A short question, with a long answer. A decade in, I'm still figuring out the answer.
Are you just curious and want to dabble? Do you want to switch careers? Is it about something (or someone) else? Maybe you've been telling yourself for years that you're not a computer person, but saying you can't learn a skill is selling yourself short. Natural abilities affect the starting line and the pace, but marathons are won with fortitude, time, and patience...... and learning to program well is a marathon.
What is programming?
It's tough to define programming, maybe because it's so vague to begin with.
- For some, it's a means to an end, like automating a tedious task.
- For others, it's a creative pursuit - a game, or expression of art.
- For still others, it's a paycheck. It might be all three, or something else.
If I had to summarize it in one sentence, I think I'd say that:
Programming is writing instructions for a computer, to achieve some end goal beyond what the computer is already capable of.
It's a means to an end, a solution to a problem, an answer to a question. Not every problem or question, but concrete ones. You might find yourself writing a script in Excel to validate data, or an app to manage inventory or track finances. You could help train pilots or work on cybersecurity for the government.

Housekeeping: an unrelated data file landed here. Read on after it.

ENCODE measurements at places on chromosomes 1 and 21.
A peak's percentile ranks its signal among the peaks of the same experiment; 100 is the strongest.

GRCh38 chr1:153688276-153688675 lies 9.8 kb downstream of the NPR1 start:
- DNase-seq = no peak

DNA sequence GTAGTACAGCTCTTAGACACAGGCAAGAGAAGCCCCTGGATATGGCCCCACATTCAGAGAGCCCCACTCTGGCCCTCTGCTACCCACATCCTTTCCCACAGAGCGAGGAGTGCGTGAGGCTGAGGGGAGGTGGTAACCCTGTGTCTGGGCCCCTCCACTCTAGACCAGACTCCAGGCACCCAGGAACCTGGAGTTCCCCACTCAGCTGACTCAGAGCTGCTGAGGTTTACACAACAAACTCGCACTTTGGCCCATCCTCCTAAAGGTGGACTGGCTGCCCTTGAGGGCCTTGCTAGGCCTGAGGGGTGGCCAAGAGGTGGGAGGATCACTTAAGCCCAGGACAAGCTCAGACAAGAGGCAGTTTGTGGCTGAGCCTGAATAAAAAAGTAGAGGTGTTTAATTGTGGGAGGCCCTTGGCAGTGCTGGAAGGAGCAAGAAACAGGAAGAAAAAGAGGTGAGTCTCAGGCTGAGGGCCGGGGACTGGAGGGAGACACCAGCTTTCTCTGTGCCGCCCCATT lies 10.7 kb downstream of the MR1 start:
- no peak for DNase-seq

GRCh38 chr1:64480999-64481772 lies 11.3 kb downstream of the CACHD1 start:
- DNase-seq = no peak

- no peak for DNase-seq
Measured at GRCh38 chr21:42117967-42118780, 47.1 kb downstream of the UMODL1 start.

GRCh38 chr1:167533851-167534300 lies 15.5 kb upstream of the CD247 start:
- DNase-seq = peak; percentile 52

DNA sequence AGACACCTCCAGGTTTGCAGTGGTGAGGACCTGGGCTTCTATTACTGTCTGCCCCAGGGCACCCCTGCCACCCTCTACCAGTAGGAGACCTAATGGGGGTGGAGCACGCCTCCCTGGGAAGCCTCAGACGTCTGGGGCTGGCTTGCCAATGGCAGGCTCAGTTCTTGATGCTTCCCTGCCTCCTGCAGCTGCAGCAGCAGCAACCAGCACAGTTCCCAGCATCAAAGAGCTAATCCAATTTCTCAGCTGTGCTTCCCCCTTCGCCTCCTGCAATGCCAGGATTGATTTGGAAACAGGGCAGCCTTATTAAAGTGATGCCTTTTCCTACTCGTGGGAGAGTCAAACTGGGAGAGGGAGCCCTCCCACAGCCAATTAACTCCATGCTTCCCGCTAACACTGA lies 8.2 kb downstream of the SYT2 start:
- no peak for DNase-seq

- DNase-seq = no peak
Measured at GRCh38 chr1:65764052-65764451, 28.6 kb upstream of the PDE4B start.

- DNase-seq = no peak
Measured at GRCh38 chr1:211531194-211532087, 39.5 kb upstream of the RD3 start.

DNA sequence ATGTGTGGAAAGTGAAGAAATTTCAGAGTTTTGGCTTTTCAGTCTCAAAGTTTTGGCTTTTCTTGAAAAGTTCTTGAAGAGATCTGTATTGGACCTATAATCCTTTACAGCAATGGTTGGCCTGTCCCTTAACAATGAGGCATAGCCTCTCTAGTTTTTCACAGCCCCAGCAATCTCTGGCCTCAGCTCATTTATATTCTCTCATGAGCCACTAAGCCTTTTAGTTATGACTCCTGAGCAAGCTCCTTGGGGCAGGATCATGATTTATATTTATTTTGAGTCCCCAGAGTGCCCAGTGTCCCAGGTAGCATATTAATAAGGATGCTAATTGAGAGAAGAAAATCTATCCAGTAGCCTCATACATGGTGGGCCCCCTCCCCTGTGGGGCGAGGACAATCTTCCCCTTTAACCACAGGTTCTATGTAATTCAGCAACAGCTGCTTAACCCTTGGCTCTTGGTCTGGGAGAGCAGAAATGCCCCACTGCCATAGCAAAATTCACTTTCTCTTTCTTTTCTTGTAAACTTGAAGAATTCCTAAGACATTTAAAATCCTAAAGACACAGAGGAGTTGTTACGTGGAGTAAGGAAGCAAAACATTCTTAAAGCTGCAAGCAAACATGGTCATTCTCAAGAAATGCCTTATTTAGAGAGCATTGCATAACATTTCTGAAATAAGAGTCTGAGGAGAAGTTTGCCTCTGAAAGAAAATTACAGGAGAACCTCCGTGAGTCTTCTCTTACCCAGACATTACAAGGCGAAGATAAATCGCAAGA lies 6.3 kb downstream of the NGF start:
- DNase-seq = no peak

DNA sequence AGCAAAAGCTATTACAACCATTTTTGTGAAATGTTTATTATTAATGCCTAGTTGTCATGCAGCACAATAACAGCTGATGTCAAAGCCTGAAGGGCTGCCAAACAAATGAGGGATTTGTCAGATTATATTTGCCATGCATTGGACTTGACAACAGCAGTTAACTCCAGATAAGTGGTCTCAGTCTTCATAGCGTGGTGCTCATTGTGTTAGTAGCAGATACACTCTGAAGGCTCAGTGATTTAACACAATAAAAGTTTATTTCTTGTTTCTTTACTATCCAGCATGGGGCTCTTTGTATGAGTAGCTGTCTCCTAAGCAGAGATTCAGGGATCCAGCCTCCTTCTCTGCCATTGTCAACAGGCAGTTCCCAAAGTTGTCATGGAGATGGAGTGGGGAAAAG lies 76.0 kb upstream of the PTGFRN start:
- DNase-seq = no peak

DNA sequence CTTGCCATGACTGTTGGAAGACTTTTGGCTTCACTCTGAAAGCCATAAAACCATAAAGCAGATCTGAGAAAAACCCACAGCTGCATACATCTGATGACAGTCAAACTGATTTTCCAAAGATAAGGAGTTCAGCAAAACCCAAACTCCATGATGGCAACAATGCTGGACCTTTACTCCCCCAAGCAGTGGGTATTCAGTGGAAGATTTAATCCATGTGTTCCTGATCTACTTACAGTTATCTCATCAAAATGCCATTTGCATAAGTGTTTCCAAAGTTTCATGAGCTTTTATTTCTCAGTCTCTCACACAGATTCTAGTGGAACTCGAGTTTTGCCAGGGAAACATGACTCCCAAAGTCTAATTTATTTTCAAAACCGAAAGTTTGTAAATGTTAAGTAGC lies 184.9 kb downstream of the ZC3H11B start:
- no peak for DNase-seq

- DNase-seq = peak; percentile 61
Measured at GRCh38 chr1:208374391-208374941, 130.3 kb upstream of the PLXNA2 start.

Where do I begin?
That's the million dollar question isn't it? When I first wanted to be a programmer, I started looking through some random c++ source code I found, but that was completely unmotivating. In hindsight, I think my problem was that I had no reason to learn it, beyond wanting to learn it.
If you set out for a nice afternoon stroll, you'll get somewhere, but who knows exactly where.. or when. Set your sites on a specific destination, and you'll find a way to get there, even if it means clawing and scrabbling over rocky terrain.
What's the best way to learn? Sorry to disappoint, but there isn't one! There are plenty of sites and books and programs with their own magic formulas - take it all with a grain of salt. Take what you read here with a grain of salt. No two people have the exact same talents and skills, background and experience, drive and patience, so everyone's bridge looks a little different.
Start with "why"
Come up with a decent why, and the what and how will follow naturally. If you just want to take up writing code as a career, the why might be obvious - to financially support yourself. In that case, you might need a why for the why, like financing a deck or something.
Otherwise, the "why" is the problem you're trying to solve, and the person or people you're solving it before. You don't need a reason to program, but I do my best work when I know exactly what I'm trying to achieve and why I'm doing it.